How to Make a Line Chart that Doesn't Lie
Rule 1: Include a properly scaled y-axis.
This seems like it should be easy, yet the people at Americans United for Life (AUL) did not follow this simple rule when creating the chart below. This chart was shown briefly during a House government oversight committee on September 29th in which Cecile Richards, president of Planned Parenthood, was questioned by House Republicans.
AUL defended their chart in a barely readable blog post.
“...activist media sites exploded in a furry [sic] of smoke and mirrors, trying to critique the visual rather than discuss the mathematical reality behind it.”
Let’s be clear, there is NO mathematical reality in AUL’s chart. The chart is a lie.
I was able to track down the annual reports published by Planned Parenthood for all years from 2006 to 2013 except for 2008. While the annotated numbers AUL uses are true, the two lines are false, they should not cross one another. The number of abortions performed by Planned Parenthood is less than the number of cancer screenings, and has been for the entire time period from 2006 to 2013. In mathematical reality, 327,000 is less than 935,573.
Planned Parenthood’s annual reports also contain figures on other services they provide, such as STI / STD screenings & treatment, contraceptive services, and pregnancy & prenatal services. I made a new chart from this data and included all of the different types of services performed by Planned Parenthood.
When these numbers are plotted with an honest-to-goodness common y-scale, the number of abortions appears nearly flat. There is, however, a decline in cancer screenings starting in 2009. At first I wondered if this might be due to the Affordable Care Act. Are people visiting PP less often for this service because more have health insurance and can see their private doctor? But this didn’t make much sense, since the ACA only took effect in 2013. Why did the number of cancer screenings start declining in 2009?
I posted a version of this chart on twitter and someone posited a plausible answer. National guidelines for the frequency of cervical cancer screenings were officially changed in 2012, but the American College of Obstetricians and Gynecologists started advising a reduction of frequency in 2009. Previously, women received a pap smear to screen for cervical cancer once a year, but it is now recommended that pap smears should be performed every three years.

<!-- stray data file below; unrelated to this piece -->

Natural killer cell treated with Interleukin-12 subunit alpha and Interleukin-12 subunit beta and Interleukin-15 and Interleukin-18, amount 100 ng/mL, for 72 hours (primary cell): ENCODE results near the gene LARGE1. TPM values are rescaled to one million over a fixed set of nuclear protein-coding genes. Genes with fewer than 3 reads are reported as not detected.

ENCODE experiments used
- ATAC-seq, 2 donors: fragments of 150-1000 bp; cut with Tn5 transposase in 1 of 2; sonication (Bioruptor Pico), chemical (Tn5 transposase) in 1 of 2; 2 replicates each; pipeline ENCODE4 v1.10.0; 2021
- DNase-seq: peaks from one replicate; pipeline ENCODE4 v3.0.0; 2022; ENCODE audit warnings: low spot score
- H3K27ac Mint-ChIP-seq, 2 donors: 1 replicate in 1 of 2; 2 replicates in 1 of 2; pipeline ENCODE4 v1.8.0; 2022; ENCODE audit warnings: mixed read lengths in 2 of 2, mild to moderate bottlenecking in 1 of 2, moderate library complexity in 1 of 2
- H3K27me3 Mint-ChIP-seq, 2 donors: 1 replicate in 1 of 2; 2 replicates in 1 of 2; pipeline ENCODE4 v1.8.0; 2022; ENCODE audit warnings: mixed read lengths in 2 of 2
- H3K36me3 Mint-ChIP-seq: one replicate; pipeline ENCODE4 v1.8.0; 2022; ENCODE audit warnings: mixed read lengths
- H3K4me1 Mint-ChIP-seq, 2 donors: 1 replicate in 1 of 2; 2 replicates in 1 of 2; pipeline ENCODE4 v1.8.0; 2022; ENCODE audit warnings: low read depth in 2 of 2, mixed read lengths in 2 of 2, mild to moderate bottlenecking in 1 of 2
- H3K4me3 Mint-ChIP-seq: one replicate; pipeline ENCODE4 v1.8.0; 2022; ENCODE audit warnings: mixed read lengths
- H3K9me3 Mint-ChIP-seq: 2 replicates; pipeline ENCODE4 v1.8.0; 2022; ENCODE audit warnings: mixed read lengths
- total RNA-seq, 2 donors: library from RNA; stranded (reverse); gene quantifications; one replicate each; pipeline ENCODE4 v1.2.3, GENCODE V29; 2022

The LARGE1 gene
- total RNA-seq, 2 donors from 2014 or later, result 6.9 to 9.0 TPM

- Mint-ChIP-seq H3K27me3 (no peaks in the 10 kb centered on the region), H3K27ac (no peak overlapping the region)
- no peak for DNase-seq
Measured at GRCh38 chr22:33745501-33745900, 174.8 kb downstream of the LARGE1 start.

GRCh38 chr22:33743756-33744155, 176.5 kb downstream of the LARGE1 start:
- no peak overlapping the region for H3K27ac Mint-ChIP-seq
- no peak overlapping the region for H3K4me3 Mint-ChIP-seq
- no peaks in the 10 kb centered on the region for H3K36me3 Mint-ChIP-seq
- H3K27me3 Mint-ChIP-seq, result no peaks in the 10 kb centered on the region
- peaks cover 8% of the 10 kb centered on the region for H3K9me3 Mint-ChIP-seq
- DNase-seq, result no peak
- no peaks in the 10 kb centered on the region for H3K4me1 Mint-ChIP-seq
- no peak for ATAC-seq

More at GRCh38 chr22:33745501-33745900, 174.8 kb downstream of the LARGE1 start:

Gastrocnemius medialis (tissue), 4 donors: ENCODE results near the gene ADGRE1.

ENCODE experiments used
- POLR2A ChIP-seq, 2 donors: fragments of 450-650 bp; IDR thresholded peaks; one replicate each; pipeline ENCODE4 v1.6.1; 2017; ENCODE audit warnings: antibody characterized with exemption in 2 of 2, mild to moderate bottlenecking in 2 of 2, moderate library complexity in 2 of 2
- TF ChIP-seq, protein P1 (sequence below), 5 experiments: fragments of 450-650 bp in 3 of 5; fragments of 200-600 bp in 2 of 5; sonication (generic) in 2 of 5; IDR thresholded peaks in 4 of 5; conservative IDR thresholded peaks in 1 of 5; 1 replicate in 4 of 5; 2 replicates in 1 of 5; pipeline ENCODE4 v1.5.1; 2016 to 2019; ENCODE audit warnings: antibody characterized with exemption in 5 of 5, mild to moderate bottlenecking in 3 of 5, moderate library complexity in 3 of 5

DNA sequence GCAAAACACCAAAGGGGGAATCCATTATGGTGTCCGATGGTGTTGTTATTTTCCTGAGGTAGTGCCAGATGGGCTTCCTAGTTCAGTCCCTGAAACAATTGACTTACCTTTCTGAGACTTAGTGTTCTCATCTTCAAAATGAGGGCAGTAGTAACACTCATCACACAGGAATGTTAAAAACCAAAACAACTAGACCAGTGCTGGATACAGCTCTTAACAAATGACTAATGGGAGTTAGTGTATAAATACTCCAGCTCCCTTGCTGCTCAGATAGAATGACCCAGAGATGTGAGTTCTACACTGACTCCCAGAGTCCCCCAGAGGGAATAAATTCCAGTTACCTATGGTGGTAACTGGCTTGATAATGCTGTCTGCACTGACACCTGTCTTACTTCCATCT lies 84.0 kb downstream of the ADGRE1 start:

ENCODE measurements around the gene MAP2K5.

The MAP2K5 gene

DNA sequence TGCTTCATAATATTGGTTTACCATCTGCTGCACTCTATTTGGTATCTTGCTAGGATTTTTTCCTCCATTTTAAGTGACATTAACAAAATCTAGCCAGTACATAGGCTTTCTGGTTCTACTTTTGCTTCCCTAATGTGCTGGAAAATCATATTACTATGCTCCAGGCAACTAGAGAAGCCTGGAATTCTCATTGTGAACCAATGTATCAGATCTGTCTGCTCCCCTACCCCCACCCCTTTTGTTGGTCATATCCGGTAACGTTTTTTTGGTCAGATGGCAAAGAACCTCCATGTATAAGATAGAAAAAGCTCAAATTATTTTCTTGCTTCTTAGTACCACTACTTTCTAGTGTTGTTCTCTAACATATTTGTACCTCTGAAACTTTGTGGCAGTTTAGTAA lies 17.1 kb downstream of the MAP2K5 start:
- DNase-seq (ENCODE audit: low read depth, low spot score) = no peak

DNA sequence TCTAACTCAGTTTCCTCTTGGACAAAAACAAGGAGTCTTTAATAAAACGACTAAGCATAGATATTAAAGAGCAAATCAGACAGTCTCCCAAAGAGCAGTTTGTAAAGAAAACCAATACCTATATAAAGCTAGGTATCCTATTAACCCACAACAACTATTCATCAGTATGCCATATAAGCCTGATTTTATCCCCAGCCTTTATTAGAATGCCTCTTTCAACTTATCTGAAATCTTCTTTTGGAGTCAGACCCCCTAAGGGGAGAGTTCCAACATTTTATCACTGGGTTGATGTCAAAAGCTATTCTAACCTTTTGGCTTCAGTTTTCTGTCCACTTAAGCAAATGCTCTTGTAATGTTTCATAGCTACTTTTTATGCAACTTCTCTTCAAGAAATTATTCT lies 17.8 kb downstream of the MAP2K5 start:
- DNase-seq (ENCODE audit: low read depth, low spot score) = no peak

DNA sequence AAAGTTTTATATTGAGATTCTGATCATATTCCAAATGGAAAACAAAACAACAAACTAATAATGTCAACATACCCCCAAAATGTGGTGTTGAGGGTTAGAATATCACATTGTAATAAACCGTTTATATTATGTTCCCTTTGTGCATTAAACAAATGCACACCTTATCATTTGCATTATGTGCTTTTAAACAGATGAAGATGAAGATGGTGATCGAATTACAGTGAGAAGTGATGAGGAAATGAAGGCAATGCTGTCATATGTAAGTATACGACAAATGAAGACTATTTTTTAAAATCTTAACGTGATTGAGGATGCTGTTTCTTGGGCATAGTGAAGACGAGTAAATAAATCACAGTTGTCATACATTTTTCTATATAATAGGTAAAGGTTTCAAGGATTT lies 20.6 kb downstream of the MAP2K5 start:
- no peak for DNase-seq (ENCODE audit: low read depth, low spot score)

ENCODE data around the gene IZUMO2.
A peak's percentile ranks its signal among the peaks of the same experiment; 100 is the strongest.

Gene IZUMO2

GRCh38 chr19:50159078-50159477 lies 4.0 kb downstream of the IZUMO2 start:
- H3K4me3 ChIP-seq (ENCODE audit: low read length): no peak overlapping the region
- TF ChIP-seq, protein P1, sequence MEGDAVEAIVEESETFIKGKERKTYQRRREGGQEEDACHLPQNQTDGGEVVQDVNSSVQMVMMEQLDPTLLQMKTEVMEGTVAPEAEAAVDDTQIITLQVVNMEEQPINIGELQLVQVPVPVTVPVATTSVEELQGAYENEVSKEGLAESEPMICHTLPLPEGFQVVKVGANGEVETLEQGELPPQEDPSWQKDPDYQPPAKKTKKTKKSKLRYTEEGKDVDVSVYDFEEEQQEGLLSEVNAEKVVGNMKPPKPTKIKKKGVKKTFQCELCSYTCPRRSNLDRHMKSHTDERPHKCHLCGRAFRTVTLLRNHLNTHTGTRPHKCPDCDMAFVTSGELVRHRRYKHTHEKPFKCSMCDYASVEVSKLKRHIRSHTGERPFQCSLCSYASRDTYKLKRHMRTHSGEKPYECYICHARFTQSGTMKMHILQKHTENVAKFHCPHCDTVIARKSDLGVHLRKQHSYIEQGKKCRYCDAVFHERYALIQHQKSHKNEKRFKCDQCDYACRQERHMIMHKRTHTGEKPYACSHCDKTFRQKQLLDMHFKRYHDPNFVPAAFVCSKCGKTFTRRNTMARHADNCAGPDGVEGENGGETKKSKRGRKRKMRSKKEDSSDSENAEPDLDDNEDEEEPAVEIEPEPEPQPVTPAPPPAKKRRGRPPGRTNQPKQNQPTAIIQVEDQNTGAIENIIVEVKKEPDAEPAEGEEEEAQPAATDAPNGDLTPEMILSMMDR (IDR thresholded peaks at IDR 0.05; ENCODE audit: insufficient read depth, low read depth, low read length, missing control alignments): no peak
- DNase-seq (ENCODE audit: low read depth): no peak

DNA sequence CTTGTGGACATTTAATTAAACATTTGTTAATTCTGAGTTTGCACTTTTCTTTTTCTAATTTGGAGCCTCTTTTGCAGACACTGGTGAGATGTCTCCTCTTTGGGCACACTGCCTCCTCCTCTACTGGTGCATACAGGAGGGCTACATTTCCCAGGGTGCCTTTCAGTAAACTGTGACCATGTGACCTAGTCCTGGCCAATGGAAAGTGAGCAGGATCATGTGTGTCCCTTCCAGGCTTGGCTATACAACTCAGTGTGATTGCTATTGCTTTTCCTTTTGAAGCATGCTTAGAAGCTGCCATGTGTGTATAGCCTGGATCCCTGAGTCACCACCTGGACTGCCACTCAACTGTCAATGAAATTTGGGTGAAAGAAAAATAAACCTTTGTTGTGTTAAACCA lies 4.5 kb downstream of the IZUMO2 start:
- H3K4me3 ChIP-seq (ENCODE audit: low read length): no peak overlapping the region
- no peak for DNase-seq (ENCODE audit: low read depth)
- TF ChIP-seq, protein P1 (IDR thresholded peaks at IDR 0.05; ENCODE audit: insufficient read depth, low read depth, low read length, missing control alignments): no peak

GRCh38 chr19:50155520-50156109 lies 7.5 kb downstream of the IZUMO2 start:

In addition, changes in recommendations were made in 2009 regarding how early and often women should begin receiving regular mammograms. The recommended age to start breast cancer screenings went from 40 to 50 years of age for healthy women, and should occur less frequently, once every two years rather than every year, according to these guidelines.
It turns out that properly plotting your data is a great way to find out what’s really going on.
It’s also worth mentioning that the vast majority of services provided by Planned Parenthood are not related to abortion. The most common services provided by Planned Parenthood during this time period were STI / STD testing & treatment, and contraception services. In 2013, Planned Parenthood provided nearly 4.5 million services related to STI / STD testing & treatment, and over 3.5 million contraception services. Providing people with affordable access to contraception seems like a great way to prevent unwanted pregnancies and possibly prevent someone from seeking an abortion in the first place.
The chart shown here is an update from one I originally posted on twitter. I made the following changes from the original:
- I deleted the subtitle, “People served from 2006 to 2013”. This chart is not showing number of people, but the number of times a service was provided.
- I added dots to the data points. I was unable to find the 2008 Planned Parenthood annual report and do not want to imply that 2008 data is included.
It was also suggested on twitter that the data should be normalized for population. I did this, finding the number of times a service was performed per 10,000 people in the population, and the chart is nearly identical.
The data used and links to original sources are available here.